Saturday, February 27, 2016

Gregor Meyer and the Origins of a Rare Whiskey Jug

For more than a quarter century, an Ohio collector named Tim Kearns and I have been seeking out ornate ceramic whiskey jugs made pre-Prohibition by the Knowles, Taylor and Knowles (K.T.&K.) pottery of East Liverpool, Ohio.   Working from a list compiled by a now deceased collector named Lloyd Stansbury, for 25 years we have maintained and updated a roster of all such bottles and have shared it with anyone who requested.  For many years we have had a suspicion that one or more K.T. & T. jugs existed that we had not identified — but over many years of looking, found none.
That changed last year when the collection of a Pittsburgh resident named Jay Hawkins was featured in a national bottle magazine.  There among his assembly of Pittsburgh bottles was a “New Find” (to us).  Shown above, it had a purple overglaze transfer on a hotel china white body  that advertised “Gregor Meyer Gold Seal Pure Rye Whiskey.”  Our hunch had been right.  But who was Gregor Meyer and why had he chosen to use a K.T. & K. bottle for his whiskey?

Some research has fleshed out the story of this rare item.  Meyer was born in Switzerland in 1830 and came to the United States when he was 18 years old.  He settled in Allegheny, Pennsylvania, a town adjacent to Pittsburgh, and annexed by it in 1907.   Meyer went to work in a butcher shop.  Striking out on his own some years later, he opened a meat market and grocery store, one that likely sold liquor as most groceries did in those times.  Gregor is shown left.

Apparently determining that booze paid better than beef, in 1883 Meyer opened a wholesale liquor business at Ohio Street and Madison Avenue in Allegheny.   Before long he became recognized as one of the leading wholesale liquor dealers in the Pittsburgh area.  

Part of his success may have been his generosity in providing giveaway items to his customers, both wholesale and retail.  He provided his wholesale customers — saloonkeepers and bartenders — with advertising shot glasses.  For the retail trade he handed out Indian head pennies encased in aluminum.   Shown here with four leaf clovers and horseshoes, these were good luck charms, meant to be stuck in a pocket.
None of this explains why Meyer opted for a fancy jug for his whiskey.  These porcelain-like containers began to be made during the late 1800s when a former employee of K.T. & K. named George Meredith became a liquor wholesaler and wanted a distinctive package for his whiskey,  “Diamond Club.”  He talked the pottery management into creating a jug of his design and issued thousands of them.  The Ohio company, shown above, subsequently decided to market them generally to the whiskey trade and found some buyers across America — but these jugs were relatively expensive compared to common ceramic jugs or glass bottles.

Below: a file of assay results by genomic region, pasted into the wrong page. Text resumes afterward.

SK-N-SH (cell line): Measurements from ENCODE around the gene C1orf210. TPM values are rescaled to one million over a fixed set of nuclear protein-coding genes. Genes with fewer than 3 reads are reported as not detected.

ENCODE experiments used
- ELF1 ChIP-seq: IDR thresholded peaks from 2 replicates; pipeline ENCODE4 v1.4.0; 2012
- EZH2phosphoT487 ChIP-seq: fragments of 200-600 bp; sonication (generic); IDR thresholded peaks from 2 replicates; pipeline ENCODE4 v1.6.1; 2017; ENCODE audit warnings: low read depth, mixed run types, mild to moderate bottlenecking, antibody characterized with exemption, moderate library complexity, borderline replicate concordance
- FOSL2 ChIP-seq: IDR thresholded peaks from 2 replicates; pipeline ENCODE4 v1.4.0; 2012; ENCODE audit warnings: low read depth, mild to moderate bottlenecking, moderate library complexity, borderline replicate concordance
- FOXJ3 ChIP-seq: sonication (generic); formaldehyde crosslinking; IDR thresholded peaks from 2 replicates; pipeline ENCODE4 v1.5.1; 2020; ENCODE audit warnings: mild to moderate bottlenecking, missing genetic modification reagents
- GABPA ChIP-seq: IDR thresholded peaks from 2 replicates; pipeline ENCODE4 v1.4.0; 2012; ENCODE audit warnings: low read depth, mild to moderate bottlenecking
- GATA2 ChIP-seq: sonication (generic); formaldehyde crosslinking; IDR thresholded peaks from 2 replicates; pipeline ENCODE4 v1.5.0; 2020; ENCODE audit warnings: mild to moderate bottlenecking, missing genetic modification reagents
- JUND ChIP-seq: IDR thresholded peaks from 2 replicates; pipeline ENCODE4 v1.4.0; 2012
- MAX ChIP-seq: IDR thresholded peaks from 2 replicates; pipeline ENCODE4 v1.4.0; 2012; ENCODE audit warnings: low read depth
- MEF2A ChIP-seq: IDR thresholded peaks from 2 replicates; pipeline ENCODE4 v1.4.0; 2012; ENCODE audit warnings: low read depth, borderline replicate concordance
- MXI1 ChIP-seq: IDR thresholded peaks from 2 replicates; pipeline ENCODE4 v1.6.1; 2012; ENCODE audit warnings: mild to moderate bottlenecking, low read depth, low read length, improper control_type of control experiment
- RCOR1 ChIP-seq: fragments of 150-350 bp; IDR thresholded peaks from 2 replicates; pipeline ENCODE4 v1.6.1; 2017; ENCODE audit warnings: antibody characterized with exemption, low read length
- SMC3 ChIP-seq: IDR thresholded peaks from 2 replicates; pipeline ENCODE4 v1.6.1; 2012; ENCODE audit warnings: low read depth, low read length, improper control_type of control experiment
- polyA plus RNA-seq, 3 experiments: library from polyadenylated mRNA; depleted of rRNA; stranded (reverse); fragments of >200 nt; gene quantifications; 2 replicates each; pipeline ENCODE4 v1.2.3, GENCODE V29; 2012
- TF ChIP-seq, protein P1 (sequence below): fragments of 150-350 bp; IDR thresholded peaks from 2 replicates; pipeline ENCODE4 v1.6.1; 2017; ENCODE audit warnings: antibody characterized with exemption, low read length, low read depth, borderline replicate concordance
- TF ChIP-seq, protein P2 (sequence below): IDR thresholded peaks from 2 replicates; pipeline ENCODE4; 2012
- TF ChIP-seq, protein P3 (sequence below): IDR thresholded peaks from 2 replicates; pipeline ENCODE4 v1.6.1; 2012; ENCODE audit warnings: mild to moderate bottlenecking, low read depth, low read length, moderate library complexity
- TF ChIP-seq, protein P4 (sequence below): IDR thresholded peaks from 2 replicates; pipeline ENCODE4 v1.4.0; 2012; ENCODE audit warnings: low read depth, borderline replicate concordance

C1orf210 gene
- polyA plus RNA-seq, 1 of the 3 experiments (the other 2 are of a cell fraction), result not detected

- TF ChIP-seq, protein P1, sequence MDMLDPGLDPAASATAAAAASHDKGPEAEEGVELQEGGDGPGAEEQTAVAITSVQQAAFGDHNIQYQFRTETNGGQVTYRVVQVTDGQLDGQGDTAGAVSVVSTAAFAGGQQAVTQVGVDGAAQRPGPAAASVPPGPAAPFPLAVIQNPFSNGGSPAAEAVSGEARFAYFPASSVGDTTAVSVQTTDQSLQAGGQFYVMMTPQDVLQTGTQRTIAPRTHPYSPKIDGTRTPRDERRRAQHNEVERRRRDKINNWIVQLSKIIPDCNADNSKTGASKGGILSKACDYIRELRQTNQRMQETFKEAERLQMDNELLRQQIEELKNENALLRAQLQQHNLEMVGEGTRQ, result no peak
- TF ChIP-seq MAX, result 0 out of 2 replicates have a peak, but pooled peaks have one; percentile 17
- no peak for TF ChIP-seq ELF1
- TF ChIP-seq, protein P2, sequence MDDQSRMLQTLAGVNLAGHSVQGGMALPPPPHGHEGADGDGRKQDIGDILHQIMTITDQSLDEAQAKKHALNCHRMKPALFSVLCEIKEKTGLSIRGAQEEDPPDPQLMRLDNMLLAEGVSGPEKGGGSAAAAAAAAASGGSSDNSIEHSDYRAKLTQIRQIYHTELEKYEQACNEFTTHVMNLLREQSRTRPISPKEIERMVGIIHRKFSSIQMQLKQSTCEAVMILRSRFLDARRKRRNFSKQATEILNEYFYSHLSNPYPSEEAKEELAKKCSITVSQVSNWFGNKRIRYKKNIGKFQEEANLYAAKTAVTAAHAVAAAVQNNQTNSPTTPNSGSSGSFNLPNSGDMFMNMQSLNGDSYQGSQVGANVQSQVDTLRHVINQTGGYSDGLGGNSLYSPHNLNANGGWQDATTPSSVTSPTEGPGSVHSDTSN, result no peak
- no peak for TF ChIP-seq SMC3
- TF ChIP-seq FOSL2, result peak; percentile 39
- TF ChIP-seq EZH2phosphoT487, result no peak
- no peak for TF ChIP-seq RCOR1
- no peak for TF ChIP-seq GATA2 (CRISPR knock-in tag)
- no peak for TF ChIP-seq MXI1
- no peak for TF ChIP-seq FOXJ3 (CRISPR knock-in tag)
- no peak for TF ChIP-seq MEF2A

My theory is that Meyer may have been influenced by a competitor right down the street.  Gregor’s shop was at 227 Ohio Street.  Two blocks away at 44 Ohio Street stood the liquor store of John Limegrover Jr.  One of them was imitating — and competing against — the other in commissioning the K.T. & K jugs.  The evidence on who was first admittedly is slim, based in part on the addresses on the containers themselves.   Limegrover moved from the location noted on his jug, shown here, after 1898;  Meyer was still at his address in 1899 so his jug could be the newer.  Moreover, the Limegrover jugs come in three types, advertising three different whiskeys and likely were issued over several years.  On those slim facts, I conclude that Limegrover’s success with these jugs drove Meyer to imitate him.

The jug predates Meyer incorporating two of his sons, Joseph J. and Adolph H., into the business and ultimately changing the name of the firm to Gregor Meyer & Sons.  That occurred after 1900, dating the Meyer jug to the very end of the 19th Century.  Note that the shot glass above was issued after the sons came aboard. They were two of Gregor’s seven children.   His wife, shown here, was Margaret Lavo Meyer.  For his family Meyer built a home in the attractive Troy Hill area of Allegheny, shown below.
Some additional information will help round out the personality and character of Gregor Meyer. It was reported in his obituary that he was “identified with the early development of the city” and well-known in financial circles. He was president of the Real Estate Loan & Trust Company from the time of its organization until it was absorbed by another financial institution. 

Meyer also took an active interest in civic affairs. He represented the Thirteenth Ward on the Allegheny Select Council for several terms and for many years was a member of the School Controllers of his ward.  When he died in 1900, Gregor Meyer was buried in St. Mary Catholic Cemetery in Allegheny County. 

Tim Kearns and I agree that there may be more such fancy china jugs to be discovered.  We just hope that it does not take twenty years until another one is unearthed.

Note:  Thanks to Jay Hawkins for permission to use the photo of this “rare find” jug in his collection.  It should be noted that Mr. Kearns wrote a book on K.T.& K. called “American Bone China,” published in 1994 by Schiffer Books.  It contains many examples of K.T.&K. fancy whiskey jugs.

1 comment:

  1. As a novice to whiskey bottle collecting this is fascinating to me. I have a few of the more common examples of K T & K china jugs (Limegrover, Meredith). Would love to get a copy of your updated list to use for reference if possible. Meanwhile, I will continue to enjoy your blog.